Dysbiosis of gut microbiota exists in the pathogenesis of many autoimmune diseases, including systemic lupus erythematosus (lupus). This problem becomes particularly serious during pregnancy, with a worsening of the disease signs in post-delivery. The group coordinated by Xin M. Luo evaluated the structure of the intestinal microbiota in a mouse model of lupus. The study design was based on the preliminary observation that antibiotic treatment with Vancomycin attenuated the symptoms in naive mice, but had no effect in pregnant and lactating mice.

The situation changed with the oral administration of a probiotic, especially in the postpartum period. More in-depth assessments revealed that this difference was due to the fact that probiotics supplementation inhibited the activity of an enzyme called indoleamine 2,3-dioxygenase. In addition, the different production of immunosuppressive Interleukin-10 (IL-10) and pro-inflammatory gamma interferon (IFNγ) between the two populations was recorded and further explained the improvement in symptomatology.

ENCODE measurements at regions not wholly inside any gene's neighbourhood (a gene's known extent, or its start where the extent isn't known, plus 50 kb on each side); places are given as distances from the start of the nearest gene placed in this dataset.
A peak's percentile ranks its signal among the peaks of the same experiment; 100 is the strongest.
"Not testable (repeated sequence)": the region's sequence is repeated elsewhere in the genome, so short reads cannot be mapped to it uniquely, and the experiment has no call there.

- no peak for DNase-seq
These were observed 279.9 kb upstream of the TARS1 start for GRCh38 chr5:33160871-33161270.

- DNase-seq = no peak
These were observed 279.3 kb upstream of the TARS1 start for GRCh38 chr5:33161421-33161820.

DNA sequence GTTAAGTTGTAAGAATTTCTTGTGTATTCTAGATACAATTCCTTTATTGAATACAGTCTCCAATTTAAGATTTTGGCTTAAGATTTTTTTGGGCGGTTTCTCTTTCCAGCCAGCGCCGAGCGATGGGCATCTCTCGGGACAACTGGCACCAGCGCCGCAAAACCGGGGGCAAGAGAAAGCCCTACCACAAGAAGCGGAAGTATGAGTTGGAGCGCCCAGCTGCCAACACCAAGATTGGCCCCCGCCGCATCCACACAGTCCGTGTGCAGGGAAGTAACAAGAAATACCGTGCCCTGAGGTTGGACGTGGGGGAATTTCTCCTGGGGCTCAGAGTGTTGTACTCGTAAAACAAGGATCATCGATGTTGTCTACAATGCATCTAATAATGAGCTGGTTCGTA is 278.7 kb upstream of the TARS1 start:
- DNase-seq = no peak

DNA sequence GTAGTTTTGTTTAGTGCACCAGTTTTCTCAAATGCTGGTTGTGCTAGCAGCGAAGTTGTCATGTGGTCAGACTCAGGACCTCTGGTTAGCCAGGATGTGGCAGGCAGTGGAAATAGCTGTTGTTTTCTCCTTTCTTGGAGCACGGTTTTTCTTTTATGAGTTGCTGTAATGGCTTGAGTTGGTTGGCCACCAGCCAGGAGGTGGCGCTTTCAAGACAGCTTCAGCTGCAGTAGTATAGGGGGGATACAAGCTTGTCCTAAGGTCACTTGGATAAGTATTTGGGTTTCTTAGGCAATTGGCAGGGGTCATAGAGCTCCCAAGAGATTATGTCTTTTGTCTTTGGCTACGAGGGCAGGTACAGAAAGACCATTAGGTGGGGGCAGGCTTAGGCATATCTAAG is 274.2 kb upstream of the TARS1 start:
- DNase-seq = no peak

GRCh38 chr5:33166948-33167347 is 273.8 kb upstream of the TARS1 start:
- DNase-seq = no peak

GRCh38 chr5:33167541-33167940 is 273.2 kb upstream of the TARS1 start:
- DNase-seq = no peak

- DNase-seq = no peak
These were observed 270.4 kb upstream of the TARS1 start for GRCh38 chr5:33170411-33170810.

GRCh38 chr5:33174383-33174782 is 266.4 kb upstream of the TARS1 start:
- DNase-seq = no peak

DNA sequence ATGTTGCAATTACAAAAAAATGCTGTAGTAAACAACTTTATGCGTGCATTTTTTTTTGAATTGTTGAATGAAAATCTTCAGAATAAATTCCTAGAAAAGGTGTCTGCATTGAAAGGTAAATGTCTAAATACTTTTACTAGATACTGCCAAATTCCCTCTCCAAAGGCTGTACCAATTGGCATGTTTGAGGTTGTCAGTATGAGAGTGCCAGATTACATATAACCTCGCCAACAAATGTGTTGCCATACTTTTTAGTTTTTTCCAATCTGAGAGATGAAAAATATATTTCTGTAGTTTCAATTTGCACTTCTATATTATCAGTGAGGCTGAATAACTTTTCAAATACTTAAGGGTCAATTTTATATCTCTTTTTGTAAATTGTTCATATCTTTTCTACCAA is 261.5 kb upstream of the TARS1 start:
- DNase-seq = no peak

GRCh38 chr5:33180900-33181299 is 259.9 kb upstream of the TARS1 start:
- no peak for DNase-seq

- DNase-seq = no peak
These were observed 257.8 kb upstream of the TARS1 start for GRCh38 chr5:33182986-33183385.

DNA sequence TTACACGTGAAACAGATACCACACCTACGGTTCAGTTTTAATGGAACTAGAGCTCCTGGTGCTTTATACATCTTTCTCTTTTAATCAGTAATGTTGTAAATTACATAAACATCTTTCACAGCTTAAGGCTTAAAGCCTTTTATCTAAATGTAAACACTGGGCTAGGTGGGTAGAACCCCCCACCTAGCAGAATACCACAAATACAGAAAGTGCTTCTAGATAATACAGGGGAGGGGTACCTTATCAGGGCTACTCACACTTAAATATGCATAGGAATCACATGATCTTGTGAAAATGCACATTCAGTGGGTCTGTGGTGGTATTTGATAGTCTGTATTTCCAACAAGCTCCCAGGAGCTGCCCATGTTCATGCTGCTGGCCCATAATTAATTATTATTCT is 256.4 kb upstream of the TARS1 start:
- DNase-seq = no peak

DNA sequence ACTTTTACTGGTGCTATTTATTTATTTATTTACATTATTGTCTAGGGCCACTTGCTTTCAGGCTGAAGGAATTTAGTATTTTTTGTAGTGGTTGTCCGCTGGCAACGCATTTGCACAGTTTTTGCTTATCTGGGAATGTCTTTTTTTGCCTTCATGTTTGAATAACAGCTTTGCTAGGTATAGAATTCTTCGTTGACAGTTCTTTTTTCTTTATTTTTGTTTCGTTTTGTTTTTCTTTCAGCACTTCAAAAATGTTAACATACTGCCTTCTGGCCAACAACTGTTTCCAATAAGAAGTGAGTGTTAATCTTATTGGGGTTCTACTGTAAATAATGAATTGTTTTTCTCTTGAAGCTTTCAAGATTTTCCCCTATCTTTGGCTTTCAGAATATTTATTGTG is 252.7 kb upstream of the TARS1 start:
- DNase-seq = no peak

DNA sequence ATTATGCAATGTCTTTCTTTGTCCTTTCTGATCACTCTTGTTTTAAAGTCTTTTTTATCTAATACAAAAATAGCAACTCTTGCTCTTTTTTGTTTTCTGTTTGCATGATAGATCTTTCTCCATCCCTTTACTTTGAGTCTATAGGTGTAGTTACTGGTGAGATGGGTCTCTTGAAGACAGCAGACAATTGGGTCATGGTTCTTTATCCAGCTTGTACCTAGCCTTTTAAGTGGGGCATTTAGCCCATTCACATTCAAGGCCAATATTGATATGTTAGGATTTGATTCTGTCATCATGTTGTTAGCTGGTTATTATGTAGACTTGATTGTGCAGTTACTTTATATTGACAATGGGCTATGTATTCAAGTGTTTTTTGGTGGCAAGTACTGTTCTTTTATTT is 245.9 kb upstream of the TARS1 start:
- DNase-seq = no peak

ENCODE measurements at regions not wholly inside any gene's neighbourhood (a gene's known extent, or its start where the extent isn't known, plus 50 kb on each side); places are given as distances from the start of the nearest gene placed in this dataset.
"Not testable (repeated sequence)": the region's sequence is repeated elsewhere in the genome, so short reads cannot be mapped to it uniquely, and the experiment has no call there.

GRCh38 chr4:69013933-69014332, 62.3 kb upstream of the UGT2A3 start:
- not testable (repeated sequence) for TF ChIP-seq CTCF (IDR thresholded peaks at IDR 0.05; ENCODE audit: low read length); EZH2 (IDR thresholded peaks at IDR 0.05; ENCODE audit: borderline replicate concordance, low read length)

A modulation of the gut microbiota (obtained in naive mice through antibiotic treatment) may account for the difference in lupus manifestations during pregnancy and lactation in a mouse model supplemented with probiotics.

Pr De Simone, About